It seems no matter whether we are born with straight tresses, curly tresses, blonde, red or coal black hair, hair is a loaded issue for most women regardless of race. The dance of frustration seems to start early in life as I am learning with my own almost 8 year old daughter. We want what we don’t have and what we have frustrates us to no end.
I have had more than my fair share of hair struggles. I spent more than a third of my life trying to tame my tightly curled hair into something that would hang down and bounce. Oh it would hang and bounce, but as a Black woman with kinky hair, I paid a high price to achieve what was not natural for me and one day in my late 20’s, I said enough. I was tired of the weekly visits to the salon, tired of sleeping with a scarf on head, tired of fearing the rain and really tired of the $200+ a month I was spending to achieve straight hair.
So after months of thinking about it, one day I went to the salon and told my then stylist to cut it all off. I went from shoulder length hair to approximately two inches of tight coils that looked like a more feminine version of my Dad and brother’s hair.
Yet even the decision to wear my hair in its natural texture has not been without stresses, that’s how I know that hair is a journey for all women. In the 12 years since I started wearing my own natural textured hair there is another journey that I have encountered and that is people wanting to touch my hair. Back when I had chemically straightened hair, I don’t recall anyone (complete strangers) asking to touch my hair, yet in the past decade plus, I have encountered more than a few eager people wanting to know about my hair and yes touch it.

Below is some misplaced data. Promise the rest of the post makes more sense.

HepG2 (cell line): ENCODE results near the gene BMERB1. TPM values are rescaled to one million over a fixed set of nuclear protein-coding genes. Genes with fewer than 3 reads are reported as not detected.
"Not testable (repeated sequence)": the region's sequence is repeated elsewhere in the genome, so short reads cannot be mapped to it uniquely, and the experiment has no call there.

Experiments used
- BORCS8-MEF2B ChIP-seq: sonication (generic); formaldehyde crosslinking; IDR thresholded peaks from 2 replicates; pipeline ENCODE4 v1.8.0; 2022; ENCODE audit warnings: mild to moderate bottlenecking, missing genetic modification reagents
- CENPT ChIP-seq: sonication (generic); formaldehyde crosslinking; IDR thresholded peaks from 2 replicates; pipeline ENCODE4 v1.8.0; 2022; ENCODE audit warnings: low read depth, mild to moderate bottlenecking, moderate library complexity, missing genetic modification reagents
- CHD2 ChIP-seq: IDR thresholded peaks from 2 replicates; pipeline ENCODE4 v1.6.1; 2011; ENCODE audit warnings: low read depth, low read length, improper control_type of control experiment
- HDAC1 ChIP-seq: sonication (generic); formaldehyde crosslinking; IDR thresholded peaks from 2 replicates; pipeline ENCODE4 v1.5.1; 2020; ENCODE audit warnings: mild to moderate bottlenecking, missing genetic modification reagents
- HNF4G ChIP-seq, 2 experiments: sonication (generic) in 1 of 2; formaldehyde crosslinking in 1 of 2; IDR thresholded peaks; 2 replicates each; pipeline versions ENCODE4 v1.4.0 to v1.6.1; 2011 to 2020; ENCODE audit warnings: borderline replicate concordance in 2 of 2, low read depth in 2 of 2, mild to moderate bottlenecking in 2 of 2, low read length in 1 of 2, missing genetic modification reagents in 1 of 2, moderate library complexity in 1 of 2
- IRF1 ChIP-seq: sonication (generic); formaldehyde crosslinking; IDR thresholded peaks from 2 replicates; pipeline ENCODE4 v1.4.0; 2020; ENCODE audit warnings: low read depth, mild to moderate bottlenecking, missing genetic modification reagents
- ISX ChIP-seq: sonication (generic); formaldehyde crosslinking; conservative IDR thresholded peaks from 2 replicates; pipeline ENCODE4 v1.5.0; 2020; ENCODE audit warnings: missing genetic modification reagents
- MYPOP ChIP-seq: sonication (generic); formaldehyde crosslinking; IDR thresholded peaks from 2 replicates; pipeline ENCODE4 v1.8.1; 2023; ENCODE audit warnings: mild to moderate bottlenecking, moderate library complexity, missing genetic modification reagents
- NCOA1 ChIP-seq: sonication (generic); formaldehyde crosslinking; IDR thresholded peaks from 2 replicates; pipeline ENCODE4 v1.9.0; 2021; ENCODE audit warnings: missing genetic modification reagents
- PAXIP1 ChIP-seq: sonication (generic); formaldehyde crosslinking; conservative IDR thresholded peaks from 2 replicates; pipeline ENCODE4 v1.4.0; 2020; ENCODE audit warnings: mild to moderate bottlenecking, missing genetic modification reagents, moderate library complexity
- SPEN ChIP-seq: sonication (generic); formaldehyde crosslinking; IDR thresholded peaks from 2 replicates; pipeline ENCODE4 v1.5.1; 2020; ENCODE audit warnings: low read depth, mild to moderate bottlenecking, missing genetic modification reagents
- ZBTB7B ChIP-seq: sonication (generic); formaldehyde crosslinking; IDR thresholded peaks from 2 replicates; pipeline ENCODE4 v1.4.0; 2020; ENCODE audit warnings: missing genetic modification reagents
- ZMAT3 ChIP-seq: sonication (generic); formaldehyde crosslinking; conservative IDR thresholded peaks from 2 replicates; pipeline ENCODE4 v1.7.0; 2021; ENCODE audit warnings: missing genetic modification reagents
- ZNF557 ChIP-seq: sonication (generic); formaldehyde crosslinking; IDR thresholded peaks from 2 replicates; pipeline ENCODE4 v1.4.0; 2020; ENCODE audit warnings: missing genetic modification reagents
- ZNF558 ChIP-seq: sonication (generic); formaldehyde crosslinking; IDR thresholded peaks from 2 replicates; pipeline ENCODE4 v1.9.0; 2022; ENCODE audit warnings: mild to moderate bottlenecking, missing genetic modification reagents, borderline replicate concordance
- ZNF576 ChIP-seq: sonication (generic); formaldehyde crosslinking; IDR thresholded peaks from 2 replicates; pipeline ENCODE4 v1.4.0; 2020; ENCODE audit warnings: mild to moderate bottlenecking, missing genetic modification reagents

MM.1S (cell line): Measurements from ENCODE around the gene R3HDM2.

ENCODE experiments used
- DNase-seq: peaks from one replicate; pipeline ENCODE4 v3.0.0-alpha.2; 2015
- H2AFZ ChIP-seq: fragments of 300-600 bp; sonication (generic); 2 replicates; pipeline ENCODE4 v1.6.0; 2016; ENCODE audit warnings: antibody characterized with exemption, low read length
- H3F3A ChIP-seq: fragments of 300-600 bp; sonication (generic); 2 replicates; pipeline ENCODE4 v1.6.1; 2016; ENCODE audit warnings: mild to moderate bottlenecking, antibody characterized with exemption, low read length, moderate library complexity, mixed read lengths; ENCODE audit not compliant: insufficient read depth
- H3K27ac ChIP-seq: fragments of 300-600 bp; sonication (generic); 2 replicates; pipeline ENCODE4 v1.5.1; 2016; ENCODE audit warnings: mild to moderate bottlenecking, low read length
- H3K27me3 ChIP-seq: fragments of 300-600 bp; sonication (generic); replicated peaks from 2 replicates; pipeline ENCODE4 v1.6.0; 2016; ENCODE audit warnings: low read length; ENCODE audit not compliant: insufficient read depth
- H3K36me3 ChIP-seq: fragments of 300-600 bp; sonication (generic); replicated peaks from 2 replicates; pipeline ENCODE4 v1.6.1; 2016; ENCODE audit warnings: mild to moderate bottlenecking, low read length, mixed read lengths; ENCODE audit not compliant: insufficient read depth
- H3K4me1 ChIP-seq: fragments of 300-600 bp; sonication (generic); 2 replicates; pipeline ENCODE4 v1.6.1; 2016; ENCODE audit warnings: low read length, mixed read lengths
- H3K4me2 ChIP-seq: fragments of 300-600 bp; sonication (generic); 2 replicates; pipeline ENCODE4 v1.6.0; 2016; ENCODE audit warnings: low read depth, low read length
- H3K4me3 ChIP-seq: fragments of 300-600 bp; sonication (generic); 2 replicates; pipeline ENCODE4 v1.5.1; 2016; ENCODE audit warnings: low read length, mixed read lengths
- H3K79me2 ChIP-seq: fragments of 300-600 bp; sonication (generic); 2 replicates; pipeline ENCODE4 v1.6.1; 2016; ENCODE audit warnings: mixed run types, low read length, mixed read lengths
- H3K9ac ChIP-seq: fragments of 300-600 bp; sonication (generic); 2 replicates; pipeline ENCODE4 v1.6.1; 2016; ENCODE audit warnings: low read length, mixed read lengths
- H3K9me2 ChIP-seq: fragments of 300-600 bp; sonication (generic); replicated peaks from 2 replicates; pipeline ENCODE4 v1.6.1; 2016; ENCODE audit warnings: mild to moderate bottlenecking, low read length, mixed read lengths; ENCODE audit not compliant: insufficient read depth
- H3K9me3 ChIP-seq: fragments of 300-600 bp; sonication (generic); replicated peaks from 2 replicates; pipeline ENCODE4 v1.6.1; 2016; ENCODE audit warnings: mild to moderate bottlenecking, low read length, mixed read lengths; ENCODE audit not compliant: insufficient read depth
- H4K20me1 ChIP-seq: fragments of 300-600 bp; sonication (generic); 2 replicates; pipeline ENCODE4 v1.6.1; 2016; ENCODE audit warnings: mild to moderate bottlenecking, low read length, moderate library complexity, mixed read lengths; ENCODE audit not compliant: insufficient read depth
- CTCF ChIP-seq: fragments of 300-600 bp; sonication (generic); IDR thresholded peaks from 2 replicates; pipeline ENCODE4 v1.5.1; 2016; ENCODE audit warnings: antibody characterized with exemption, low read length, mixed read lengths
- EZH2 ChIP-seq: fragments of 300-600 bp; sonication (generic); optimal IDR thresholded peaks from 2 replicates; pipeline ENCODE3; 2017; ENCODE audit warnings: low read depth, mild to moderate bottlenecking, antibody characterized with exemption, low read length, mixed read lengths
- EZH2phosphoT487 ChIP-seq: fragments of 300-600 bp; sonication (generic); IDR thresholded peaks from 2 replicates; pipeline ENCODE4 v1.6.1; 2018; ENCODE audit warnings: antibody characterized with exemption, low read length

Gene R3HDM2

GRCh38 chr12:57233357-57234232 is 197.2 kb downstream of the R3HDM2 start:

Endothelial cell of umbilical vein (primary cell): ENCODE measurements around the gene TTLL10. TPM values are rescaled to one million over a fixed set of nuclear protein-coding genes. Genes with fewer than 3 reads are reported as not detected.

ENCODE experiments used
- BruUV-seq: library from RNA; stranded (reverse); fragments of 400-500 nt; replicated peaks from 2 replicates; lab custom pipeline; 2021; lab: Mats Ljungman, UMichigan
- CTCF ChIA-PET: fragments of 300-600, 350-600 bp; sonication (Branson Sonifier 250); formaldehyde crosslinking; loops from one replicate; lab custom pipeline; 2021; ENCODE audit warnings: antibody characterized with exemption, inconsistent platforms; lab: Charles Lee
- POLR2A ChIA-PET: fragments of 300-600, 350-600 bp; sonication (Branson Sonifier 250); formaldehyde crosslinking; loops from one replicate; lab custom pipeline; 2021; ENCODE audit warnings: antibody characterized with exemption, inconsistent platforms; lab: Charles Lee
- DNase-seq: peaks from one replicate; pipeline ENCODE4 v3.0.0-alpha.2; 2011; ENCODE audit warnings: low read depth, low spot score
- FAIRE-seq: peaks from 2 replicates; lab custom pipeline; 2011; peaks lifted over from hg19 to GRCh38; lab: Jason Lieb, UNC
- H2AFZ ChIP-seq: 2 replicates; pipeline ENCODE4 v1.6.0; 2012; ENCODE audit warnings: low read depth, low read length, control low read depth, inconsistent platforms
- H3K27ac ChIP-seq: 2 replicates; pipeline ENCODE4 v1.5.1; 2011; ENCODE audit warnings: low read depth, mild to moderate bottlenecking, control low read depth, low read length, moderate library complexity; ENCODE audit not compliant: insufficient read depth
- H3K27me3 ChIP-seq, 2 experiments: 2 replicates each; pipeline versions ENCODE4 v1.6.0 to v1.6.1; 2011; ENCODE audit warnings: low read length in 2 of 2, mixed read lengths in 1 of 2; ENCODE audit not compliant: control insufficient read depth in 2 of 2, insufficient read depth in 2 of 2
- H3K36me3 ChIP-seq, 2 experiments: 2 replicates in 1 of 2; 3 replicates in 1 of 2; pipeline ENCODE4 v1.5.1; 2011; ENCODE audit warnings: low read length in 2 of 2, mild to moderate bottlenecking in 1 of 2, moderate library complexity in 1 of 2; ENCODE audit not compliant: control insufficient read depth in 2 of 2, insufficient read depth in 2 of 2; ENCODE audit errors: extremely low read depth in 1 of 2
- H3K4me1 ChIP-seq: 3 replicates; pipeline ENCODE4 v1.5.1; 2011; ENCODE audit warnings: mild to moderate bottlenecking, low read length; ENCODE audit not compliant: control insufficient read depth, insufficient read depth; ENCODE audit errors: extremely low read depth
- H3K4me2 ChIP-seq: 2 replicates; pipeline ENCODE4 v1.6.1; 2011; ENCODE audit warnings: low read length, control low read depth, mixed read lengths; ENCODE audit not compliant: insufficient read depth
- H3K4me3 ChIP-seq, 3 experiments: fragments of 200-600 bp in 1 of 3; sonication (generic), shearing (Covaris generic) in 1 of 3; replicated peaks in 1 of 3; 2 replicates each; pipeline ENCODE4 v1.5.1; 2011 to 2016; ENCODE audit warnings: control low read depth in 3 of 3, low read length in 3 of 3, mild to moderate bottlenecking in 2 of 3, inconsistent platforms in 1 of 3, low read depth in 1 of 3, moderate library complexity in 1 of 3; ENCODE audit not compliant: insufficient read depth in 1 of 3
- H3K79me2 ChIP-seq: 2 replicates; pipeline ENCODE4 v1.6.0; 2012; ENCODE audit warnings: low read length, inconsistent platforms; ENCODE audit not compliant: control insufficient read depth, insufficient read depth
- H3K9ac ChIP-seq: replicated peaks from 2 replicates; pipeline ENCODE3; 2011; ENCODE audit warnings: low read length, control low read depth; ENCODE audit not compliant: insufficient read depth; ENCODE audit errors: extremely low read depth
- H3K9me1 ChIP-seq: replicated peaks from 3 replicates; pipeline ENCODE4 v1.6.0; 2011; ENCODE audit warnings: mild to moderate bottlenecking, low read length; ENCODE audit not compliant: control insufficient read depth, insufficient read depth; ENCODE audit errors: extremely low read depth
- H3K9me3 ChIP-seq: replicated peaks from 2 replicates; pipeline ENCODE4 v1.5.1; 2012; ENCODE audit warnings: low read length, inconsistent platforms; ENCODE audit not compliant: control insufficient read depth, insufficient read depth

As a Black woman this is just another part of the Black experience, now that Black women wearing their own natural textured hair has become more normal. So has the increase in non-Black people expressing interest in our hair. This week in New York City a group of Black women decided to hold an interactive public art exhibit where Black women were willing to let people/strangers touch their hair and ask questions. The event was dubbed ‘You Can Touch My Hair’ and when I first heard about it; I honestly thought it was a joke.
Historically in the United States while all women have suffered indignities and a lack of ownership for the bodies, for Black women it was worse. There is a historical precedence in this country of whites having a fascination with Black female bodies and them using that fascination to further dehumanize and denigrate Black women. Lest you think I am reaching into the annals of far flung history, have you ever read any commentary about Serena William’s body? The legacy of the Hottentot Venus still lives on today for Black women, so the idea of willingly allowing anyone to touch any part of my body including my hair as a teachable moment, just doesn’t sit well with me at all.
Perhaps it is because I have had too many people just walk up to me and assume a familiarity that never existed and just start touching my hair. The funny thing is never in my life have I ever been curious enough about white hair to either touch it or ask to touch it. It wouldn’t feel right to me and I would never want anyone that I consider a friend to feel uncomfortable.
So while the younger generation may be willing to wade in the murky waters of racial difference and play a vital role in providing a teachable moment to people. This crotchety old Black woman is just going to have to sit this one out and say no. No, you cannot touch my hair.